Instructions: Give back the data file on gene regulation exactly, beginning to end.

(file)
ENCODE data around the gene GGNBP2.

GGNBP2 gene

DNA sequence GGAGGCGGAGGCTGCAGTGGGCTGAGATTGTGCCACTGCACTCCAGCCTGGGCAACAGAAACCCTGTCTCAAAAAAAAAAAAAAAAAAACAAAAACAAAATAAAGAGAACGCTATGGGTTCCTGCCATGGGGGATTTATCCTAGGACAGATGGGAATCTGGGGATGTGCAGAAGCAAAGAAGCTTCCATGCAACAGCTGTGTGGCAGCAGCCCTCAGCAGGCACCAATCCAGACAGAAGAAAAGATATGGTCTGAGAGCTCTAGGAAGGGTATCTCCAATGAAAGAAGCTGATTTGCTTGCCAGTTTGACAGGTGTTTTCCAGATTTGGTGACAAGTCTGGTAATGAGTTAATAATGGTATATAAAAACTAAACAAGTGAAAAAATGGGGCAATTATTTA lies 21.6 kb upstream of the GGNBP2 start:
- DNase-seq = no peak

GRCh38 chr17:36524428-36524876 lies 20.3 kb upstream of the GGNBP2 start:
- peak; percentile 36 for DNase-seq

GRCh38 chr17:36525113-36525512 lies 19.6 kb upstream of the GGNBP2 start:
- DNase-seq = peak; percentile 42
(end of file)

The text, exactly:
ENCODE data around the gene GGNBP2.

GGNBP2 gene

DNA sequence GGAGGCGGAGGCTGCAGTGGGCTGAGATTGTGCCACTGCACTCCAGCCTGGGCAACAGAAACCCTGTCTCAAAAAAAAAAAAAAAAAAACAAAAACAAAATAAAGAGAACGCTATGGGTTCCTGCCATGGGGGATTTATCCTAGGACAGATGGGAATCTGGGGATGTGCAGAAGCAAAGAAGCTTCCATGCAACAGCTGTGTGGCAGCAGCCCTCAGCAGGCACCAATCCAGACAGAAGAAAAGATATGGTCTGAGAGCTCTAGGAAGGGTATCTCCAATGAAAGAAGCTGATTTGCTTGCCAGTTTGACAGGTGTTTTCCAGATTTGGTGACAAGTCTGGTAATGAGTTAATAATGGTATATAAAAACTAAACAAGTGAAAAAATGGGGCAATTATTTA lies 21.6 kb upstream of the GGNBP2 start:
- DNase-seq = no peak

GRCh38 chr17:36524428-36524876 lies 20.3 kb upstream of the GGNBP2 start:
- peak; percentile 36 for DNase-seq

GRCh38 chr17:36525113-36525512 lies 19.6 kb upstream of the GGNBP2 start:
- DNase-seq = peak; percentile 42